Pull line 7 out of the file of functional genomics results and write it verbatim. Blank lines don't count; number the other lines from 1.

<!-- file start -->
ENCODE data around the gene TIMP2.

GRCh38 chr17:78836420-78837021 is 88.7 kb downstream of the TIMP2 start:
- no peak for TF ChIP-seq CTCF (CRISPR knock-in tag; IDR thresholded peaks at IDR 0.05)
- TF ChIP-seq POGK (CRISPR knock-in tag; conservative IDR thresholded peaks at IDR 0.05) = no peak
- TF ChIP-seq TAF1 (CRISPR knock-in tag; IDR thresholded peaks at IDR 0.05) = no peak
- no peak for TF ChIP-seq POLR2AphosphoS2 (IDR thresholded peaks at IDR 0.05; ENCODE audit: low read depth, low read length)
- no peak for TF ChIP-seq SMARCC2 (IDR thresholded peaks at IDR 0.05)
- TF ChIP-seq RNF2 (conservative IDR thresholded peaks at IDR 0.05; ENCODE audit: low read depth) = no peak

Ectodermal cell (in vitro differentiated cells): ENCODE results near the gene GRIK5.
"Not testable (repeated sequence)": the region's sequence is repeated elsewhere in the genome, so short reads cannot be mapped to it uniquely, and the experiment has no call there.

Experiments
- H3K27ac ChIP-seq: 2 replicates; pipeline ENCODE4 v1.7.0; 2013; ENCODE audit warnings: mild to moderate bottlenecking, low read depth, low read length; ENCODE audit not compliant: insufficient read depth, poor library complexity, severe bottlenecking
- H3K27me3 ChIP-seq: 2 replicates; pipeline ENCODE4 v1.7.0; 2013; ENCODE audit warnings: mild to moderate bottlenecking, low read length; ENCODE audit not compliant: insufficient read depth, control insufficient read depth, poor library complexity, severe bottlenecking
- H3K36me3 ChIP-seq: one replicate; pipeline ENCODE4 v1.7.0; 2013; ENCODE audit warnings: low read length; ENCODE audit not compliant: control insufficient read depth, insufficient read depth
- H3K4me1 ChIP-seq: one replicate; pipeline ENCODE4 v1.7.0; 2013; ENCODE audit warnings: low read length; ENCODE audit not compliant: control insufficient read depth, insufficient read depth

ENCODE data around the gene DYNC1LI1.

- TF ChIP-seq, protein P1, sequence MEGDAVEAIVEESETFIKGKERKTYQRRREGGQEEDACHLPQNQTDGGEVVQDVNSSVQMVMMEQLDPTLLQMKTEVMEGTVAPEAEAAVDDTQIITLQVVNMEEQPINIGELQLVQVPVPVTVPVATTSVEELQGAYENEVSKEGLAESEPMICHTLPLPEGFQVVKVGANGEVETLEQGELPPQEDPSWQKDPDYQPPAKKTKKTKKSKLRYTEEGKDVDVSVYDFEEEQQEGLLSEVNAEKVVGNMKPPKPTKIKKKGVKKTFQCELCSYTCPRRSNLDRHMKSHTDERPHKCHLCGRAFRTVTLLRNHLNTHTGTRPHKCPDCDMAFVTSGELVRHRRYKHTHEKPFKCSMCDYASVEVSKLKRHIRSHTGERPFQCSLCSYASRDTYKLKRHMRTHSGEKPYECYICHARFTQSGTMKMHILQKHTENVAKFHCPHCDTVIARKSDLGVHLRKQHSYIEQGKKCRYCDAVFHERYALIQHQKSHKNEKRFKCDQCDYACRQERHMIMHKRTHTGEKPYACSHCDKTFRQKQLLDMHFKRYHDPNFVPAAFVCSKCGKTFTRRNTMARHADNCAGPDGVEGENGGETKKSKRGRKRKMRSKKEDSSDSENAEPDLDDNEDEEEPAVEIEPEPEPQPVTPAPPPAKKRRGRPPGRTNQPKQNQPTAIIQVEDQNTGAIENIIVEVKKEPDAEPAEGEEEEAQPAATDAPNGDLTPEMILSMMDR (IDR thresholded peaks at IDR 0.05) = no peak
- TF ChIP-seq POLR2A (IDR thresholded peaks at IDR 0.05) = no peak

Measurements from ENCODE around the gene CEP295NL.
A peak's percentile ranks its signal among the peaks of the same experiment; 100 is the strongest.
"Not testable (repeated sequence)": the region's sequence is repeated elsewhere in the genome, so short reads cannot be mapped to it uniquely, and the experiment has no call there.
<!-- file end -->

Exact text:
- no peak for TF ChIP-seq SMARCC2 (IDR thresholded peaks at IDR 0.05)